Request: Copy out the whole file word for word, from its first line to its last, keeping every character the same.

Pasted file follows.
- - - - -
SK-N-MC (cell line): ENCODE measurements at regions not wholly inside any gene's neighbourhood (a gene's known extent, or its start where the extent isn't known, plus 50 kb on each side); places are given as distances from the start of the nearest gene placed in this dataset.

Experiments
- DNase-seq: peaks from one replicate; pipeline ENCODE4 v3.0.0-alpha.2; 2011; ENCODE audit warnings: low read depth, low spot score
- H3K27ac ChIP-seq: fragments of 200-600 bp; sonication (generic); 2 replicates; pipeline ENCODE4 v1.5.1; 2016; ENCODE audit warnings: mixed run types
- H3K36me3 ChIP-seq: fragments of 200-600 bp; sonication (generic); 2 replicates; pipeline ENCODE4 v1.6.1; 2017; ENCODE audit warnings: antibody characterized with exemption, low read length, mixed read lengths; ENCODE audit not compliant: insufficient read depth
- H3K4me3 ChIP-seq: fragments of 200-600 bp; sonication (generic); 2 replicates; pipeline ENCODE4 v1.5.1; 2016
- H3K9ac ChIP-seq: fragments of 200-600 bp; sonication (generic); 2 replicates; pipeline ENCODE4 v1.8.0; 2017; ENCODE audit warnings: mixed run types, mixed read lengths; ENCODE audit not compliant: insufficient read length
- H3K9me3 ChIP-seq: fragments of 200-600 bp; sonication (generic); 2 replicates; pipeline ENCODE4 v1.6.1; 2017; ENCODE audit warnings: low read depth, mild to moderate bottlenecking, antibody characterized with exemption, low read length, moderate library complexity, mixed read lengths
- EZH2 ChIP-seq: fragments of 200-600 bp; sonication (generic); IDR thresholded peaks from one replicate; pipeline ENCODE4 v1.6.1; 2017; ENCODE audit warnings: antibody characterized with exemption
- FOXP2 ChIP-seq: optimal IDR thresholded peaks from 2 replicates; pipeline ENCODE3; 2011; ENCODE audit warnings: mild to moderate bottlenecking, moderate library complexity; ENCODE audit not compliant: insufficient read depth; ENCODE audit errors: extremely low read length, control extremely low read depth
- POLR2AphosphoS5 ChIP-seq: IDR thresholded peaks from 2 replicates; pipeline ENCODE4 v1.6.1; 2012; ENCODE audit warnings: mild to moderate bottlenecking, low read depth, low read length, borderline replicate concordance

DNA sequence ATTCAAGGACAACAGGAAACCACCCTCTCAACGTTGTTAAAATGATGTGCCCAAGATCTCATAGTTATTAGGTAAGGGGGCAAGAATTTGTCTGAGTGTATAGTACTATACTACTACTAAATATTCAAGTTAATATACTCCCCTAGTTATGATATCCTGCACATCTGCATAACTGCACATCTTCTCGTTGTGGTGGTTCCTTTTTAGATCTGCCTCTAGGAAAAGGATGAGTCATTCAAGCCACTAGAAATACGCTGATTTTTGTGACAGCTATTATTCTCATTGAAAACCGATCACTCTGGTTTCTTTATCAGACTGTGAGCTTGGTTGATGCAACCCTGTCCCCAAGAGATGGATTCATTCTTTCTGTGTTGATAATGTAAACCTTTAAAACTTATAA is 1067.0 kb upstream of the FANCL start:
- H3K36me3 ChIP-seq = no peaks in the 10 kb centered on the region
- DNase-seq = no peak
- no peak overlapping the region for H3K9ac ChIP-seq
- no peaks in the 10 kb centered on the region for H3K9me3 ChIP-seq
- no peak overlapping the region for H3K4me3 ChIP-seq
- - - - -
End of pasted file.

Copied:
SK-N-MC (cell line): ENCODE measurements at regions not wholly inside any gene's neighbourhood (a gene's known extent, or its start where the extent isn't known, plus 50 kb on each side); places are given as distances from the start of the nearest gene placed in this dataset.

Experiments
- DNase-seq: peaks from one replicate; pipeline ENCODE4 v3.0.0-alpha.2; 2011; ENCODE audit warnings: low read depth, low spot score
- H3K27ac ChIP-seq: fragments of 200-600 bp; sonication (generic); 2 replicates; pipeline ENCODE4 v1.5.1; 2016; ENCODE audit warnings: mixed run types
- H3K36me3 ChIP-seq: fragments of 200-600 bp; sonication (generic); 2 replicates; pipeline ENCODE4 v1.6.1; 2017; ENCODE audit warnings: antibody characterized with exemption, low read length, mixed read lengths; ENCODE audit not compliant: insufficient read depth
- H3K4me3 ChIP-seq: fragments of 200-600 bp; sonication (generic); 2 replicates; pipeline ENCODE4 v1.5.1; 2016
- H3K9ac ChIP-seq: fragments of 200-600 bp; sonication (generic); 2 replicates; pipeline ENCODE4 v1.8.0; 2017; ENCODE audit warnings: mixed run types, mixed read lengths; ENCODE audit not compliant: insufficient read length
- H3K9me3 ChIP-seq: fragments of 200-600 bp; sonication (generic); 2 replicates; pipeline ENCODE4 v1.6.1; 2017; ENCODE audit warnings: low read depth, mild to moderate bottlenecking, antibody characterized with exemption, low read length, moderate library complexity, mixed read lengths
- EZH2 ChIP-seq: fragments of 200-600 bp; sonication (generic); IDR thresholded peaks from one replicate; pipeline ENCODE4 v1.6.1; 2017; ENCODE audit warnings: antibody characterized with exemption
- FOXP2 ChIP-seq: optimal IDR thresholded peaks from 2 replicates; pipeline ENCODE3; 2011; ENCODE audit warnings: mild to moderate bottlenecking, moderate library complexity; ENCODE audit not compliant: insufficient read depth; ENCODE audit errors: extremely low read length, control extremely low read depth
- POLR2AphosphoS5 ChIP-seq: IDR thresholded peaks from 2 replicates; pipeline ENCODE4 v1.6.1; 2012; ENCODE audit warnings: mild to moderate bottlenecking, low read depth, low read length, borderline replicate concordance

DNA sequence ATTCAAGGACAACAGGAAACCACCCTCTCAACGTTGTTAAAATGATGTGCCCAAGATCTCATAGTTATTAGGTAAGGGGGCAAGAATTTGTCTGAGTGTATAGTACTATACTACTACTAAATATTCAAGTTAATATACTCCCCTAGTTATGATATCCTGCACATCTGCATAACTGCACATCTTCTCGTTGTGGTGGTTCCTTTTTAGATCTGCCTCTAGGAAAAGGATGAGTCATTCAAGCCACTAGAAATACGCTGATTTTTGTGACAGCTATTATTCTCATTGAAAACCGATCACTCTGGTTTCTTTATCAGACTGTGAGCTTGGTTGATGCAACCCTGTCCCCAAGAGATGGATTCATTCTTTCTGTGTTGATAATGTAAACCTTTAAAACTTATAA is 1067.0 kb upstream of the FANCL start:
- H3K36me3 ChIP-seq = no peaks in the 10 kb centered on the region
- DNase-seq = no peak
- no peak overlapping the region for H3K9ac ChIP-seq
- no peaks in the 10 kb centered on the region for H3K9me3 ChIP-seq
- no peak overlapping the region for H3K4me3 ChIP-seq